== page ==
DEMAND FOR ornamental fish is rising in China, Vietnam and even India as people there become more affluent - a trend that will benefit Qian Hu Corporation.
In a recent fish trade show in India which Qian Hu took part, the crowd which turned out was so huge, the organisers had to temporarily close the doors, said Kenny Yap, the company's executive chairman.
In an interview with NextInsight this week, he said that aside from selling to new markets such as India, Qian Hu - whose shares are listed on the Singapore Exchange - may be interested in setting up joint ventures with Indian distributors to export local fish.
”There are no major ornamental fish exporters in India currently,” said Kenny, who is eyeing the nascent market in the world's second most populous nation.
Local distributors can benefit from Qian Hu's marketing reach. It has extended its sales far and wide to over 80 countries, making it the only ornamental fish company which is among the top 3 exporters not only in Singapore but also Malaysia and Thailand where it has subsidiaries.
More than two thirds of Qian Hu’s sales in the first nine months of this year came from exports of over 500 species of fish and accessories.
Singapore is the world’s largest ornamental fish exporter, with 30% of the global market share.
In its results released this Monday, Qian Hu said it grew its 9M08 sales 4.6 per cent year-on-year to S$70.2 million. Profit attributable to shareholders jumped 27.8 per cent to S$4.3 million.
For Q3, sales grew 4% year-on-year to S$23.6 million. Profit attributable to shareholders rose 20.9% to S$1.5 million.
During that period:
* Sales of house-bred Dragon Fish and trading of ornamental fish contributed 50% to the top line.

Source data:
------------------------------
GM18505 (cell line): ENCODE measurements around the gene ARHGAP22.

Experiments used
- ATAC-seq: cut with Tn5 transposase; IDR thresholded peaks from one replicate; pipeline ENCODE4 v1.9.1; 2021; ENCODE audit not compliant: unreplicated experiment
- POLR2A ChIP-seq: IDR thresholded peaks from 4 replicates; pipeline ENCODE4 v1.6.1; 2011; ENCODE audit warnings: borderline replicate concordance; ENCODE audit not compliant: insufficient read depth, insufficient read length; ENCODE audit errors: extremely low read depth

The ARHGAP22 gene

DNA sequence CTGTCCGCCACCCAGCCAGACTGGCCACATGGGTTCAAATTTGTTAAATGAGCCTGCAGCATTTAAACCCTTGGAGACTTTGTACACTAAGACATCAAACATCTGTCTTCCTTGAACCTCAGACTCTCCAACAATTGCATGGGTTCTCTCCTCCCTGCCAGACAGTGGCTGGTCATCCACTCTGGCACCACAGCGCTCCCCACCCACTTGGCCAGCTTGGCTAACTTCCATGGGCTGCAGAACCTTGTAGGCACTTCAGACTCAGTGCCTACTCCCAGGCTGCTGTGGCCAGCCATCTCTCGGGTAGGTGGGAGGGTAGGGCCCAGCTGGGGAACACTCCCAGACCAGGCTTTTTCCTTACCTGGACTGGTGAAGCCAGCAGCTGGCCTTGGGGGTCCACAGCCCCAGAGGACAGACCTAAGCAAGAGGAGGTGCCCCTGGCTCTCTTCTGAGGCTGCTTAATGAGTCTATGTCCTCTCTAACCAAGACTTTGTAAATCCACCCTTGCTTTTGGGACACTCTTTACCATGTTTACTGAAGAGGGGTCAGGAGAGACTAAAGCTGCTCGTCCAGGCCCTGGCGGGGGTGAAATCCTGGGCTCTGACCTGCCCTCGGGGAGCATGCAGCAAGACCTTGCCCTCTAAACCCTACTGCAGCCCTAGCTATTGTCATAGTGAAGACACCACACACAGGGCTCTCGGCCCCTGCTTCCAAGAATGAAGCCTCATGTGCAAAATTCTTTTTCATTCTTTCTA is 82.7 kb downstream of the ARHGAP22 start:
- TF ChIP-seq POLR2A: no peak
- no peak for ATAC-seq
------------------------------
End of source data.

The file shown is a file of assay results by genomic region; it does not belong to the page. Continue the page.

* Manufacturing and distribution of aquarium and pets accessories contributed 36%
* The manufacturing of plastic bags contributed the remaining 14%.
Group operating margins expanded 1.6 percentage points to 11%.
This was due to better margins from sales of house-bred Dragon Fish and Qianhu’s ornamental fish export business, plus a 29.6% drop in selling and distribution expenses.
Prices of Qian Hu’s trademark Dragon Fish have risen steadily in the past decade that the group has bred the fish.
"The demand for Dragon Fish, which is an endangered species, is still higher than the supply," said Kenny. "Our sales are going up, especially in China."
"If you know how to brand it, and you have integrity in selling it, especially in developing countries, you build a reputation over the years. That's what Qian Hu has done. When people buy a red tail, they get a red tail, and not some cheaper variety. Integrity is important because when the fish are small, buyers cannot tell the difference."
International trade in Asian Arowana is controlled under the Convention on the International Trade in Endangered Species (CITES) of Wild Flora and Fauna, but Qian Hu is a stable supplier which has perfected breeding, quarantine and packing techniques.
Each Dragon Fish comes with an embedded chip containing a unique code. Using a scanner, a buyer can find out what the code is and check it against particulars on Qian Hu's website.
Kenny’s strategy is to concentrate on breeding facilities for the Dragon Fish, a high-margin species. It sub-contracts the breeding of other species to fish farmers.
By doing so, its fish breeding and trading segment enjoys the highest operating margins --- 16.5% in 3Q08, compared to 9.5% for making aquarium and pet accessories, and 4.8% for producing plastic bags.
To further meet supply, the company purchased about S$1.8 million of brooder stock during the current quarter. Each brooder costs S$5,000 to S$10,000, and is purchased when it reaches reproductive age of 6 to 7 years.
Outperforming Malaysian peer
Qian Hu has outdone its KLSE-listed peer Xian Leng, whose revenues slid by half y-o-y to RM4.4 million (S$1.85 million) for its latest quarter ended 31 July.
In the past three years, Xian Leng has seen its sales and profit go down - in sharp contrast to Qian Hu whose sales and profit have climbed up.
The Johor-based peer slipped into a pre-tax loss of RM4.9 million, citing fierce price competition plus impairment loss on plant, property and equipment.